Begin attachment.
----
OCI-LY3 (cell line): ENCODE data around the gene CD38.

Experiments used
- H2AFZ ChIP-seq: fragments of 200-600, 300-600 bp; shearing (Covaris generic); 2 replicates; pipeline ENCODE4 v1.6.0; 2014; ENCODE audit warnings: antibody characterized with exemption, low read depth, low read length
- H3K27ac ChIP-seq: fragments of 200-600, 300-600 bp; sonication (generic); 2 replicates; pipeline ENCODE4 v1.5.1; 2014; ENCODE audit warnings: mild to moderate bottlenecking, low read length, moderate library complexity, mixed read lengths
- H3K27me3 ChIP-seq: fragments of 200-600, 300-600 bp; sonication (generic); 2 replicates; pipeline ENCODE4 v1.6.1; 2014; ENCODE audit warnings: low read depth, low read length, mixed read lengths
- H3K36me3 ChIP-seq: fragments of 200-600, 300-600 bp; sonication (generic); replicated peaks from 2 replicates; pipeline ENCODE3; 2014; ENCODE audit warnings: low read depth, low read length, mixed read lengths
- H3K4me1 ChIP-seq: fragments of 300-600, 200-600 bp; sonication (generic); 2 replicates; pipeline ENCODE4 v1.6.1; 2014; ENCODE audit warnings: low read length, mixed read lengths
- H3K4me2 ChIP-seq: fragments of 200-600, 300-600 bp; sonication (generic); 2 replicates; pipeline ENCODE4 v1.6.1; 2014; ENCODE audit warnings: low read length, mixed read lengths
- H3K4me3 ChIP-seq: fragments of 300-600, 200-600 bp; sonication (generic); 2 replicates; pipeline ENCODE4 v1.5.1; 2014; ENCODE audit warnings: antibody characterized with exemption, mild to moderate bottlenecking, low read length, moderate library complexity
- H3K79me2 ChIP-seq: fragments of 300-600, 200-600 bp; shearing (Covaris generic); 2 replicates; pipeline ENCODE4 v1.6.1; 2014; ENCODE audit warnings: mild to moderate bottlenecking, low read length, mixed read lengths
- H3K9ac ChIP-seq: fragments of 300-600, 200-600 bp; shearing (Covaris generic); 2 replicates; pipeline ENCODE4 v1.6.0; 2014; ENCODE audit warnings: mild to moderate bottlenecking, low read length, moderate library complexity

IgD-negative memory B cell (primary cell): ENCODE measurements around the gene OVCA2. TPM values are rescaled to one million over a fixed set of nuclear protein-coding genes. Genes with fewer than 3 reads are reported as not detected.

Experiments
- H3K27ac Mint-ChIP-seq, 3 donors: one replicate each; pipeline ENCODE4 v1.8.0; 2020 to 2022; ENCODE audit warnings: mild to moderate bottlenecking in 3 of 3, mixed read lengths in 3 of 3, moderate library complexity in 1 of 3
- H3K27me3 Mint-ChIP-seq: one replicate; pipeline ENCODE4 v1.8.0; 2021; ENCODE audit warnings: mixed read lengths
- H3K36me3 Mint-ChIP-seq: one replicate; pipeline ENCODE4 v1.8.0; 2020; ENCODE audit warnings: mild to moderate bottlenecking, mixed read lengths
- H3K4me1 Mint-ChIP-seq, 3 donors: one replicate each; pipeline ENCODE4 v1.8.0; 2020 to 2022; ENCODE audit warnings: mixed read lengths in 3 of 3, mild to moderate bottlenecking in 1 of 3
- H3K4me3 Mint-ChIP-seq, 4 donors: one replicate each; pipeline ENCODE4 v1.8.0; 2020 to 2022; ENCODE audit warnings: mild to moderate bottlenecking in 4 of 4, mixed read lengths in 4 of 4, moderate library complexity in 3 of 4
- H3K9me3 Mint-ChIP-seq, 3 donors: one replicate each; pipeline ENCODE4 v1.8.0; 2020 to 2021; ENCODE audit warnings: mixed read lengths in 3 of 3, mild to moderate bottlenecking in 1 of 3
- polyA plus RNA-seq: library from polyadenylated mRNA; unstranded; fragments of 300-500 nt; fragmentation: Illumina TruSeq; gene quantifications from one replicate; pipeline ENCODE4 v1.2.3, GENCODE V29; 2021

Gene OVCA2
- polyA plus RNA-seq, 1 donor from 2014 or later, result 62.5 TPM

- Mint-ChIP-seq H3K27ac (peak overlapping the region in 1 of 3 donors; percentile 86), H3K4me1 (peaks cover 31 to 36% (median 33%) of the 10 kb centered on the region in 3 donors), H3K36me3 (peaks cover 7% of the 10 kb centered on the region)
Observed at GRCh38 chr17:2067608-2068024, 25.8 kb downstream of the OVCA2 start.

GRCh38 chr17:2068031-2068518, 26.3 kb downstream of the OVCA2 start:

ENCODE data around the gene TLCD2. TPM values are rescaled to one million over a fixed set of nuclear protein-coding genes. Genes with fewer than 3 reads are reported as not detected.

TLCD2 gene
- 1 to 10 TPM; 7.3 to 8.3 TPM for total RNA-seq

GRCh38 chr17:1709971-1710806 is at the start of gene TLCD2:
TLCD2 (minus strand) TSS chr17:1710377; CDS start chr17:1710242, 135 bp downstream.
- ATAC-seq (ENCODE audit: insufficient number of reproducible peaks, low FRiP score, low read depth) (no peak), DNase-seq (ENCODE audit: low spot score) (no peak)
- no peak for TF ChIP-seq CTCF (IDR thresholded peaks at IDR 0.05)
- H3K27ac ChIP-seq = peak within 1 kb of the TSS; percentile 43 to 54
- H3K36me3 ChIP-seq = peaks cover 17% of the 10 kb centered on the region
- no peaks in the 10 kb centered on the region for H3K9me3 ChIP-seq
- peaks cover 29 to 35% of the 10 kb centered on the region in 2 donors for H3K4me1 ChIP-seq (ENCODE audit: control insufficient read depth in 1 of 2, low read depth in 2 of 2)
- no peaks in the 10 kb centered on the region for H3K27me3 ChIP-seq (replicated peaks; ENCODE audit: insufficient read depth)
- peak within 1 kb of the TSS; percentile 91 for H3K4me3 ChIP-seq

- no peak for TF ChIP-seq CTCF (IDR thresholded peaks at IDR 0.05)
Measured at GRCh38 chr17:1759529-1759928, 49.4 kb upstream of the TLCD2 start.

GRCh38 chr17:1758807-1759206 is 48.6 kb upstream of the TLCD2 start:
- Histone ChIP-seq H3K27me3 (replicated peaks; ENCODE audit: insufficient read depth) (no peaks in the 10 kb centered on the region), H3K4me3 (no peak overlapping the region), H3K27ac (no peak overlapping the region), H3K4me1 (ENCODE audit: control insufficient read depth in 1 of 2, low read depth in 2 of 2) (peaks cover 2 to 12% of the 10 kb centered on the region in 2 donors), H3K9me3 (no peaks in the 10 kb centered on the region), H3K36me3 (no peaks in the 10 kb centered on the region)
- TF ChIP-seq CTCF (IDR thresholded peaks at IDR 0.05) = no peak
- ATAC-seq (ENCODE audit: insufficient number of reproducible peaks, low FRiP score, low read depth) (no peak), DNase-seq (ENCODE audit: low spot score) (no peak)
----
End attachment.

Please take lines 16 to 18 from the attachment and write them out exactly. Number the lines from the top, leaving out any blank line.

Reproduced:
- H3K36me3 Mint-ChIP-seq: one replicate; pipeline ENCODE4 v1.8.0; 2020; ENCODE audit warnings: mild to moderate bottlenecking, mixed read lengths
- H3K4me1 Mint-ChIP-seq, 3 donors: one replicate each; pipeline ENCODE4 v1.8.0; 2020 to 2022; ENCODE audit warnings: mixed read lengths in 3 of 3, mild to moderate bottlenecking in 1 of 3
- H3K4me3 Mint-ChIP-seq, 4 donors: one replicate each; pipeline ENCODE4 v1.8.0; 2020 to 2022; ENCODE audit warnings: mild to moderate bottlenecking in 4 of 4, mixed read lengths in 4 of 4, moderate library complexity in 3 of 4